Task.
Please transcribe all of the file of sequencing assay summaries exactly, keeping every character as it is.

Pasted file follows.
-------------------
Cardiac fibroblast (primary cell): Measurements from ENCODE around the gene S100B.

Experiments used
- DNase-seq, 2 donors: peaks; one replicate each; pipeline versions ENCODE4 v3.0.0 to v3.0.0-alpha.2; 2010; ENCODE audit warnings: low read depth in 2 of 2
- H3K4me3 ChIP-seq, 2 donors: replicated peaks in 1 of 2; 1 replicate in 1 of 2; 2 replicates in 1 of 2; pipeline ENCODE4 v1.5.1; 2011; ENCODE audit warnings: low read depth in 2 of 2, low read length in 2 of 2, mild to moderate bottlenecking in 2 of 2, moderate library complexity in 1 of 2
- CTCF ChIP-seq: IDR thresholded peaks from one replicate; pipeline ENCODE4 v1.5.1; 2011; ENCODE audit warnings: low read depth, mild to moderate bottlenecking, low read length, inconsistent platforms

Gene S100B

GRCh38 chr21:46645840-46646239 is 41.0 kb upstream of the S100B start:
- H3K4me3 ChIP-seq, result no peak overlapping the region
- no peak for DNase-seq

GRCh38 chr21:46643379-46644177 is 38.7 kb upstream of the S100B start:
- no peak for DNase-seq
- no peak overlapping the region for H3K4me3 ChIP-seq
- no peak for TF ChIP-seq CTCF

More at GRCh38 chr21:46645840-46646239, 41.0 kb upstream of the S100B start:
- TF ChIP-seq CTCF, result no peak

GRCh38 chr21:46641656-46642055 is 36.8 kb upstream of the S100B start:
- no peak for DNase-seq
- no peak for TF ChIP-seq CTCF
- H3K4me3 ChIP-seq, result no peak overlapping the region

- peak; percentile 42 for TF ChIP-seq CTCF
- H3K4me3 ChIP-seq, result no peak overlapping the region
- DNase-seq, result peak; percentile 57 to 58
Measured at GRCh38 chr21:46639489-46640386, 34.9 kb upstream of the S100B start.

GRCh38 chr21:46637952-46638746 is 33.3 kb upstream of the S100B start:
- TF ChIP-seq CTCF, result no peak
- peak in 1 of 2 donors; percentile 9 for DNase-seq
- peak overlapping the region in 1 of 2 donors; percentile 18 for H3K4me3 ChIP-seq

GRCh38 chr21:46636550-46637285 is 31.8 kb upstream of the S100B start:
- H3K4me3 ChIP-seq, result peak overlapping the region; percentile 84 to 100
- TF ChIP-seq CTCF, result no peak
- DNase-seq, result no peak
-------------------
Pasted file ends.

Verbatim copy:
Cardiac fibroblast (primary cell): Measurements from ENCODE around the gene S100B.

Experiments used
- DNase-seq, 2 donors: peaks; one replicate each; pipeline versions ENCODE4 v3.0.0 to v3.0.0-alpha.2; 2010; ENCODE audit warnings: low read depth in 2 of 2
- H3K4me3 ChIP-seq, 2 donors: replicated peaks in 1 of 2; 1 replicate in 1 of 2; 2 replicates in 1 of 2; pipeline ENCODE4 v1.5.1; 2011; ENCODE audit warnings: low read depth in 2 of 2, low read length in 2 of 2, mild to moderate bottlenecking in 2 of 2, moderate library complexity in 1 of 2
- CTCF ChIP-seq: IDR thresholded peaks from one replicate; pipeline ENCODE4 v1.5.1; 2011; ENCODE audit warnings: low read depth, mild to moderate bottlenecking, low read length, inconsistent platforms

Gene S100B

GRCh38 chr21:46645840-46646239 is 41.0 kb upstream of the S100B start:
- H3K4me3 ChIP-seq, result no peak overlapping the region
- no peak for DNase-seq

GRCh38 chr21:46643379-46644177 is 38.7 kb upstream of the S100B start:
- no peak for DNase-seq
- no peak overlapping the region for H3K4me3 ChIP-seq
- no peak for TF ChIP-seq CTCF

More at GRCh38 chr21:46645840-46646239, 41.0 kb upstream of the S100B start:
- TF ChIP-seq CTCF, result no peak

GRCh38 chr21:46641656-46642055 is 36.8 kb upstream of the S100B start:
- no peak for DNase-seq
- no peak for TF ChIP-seq CTCF
- H3K4me3 ChIP-seq, result no peak overlapping the region

- peak; percentile 42 for TF ChIP-seq CTCF
- H3K4me3 ChIP-seq, result no peak overlapping the region
- DNase-seq, result peak; percentile 57 to 58
Measured at GRCh38 chr21:46639489-46640386, 34.9 kb upstream of the S100B start.

GRCh38 chr21:46637952-46638746 is 33.3 kb upstream of the S100B start:
- TF ChIP-seq CTCF, result no peak
- peak in 1 of 2 donors; percentile 9 for DNase-seq
- peak overlapping the region in 1 of 2 donors; percentile 18 for H3K4me3 ChIP-seq

GRCh38 chr21:46636550-46637285 is 31.8 kb upstream of the S100B start:
- H3K4me3 ChIP-seq, result peak overlapping the region; percentile 84 to 100
- TF ChIP-seq CTCF, result no peak
- DNase-seq, result no peak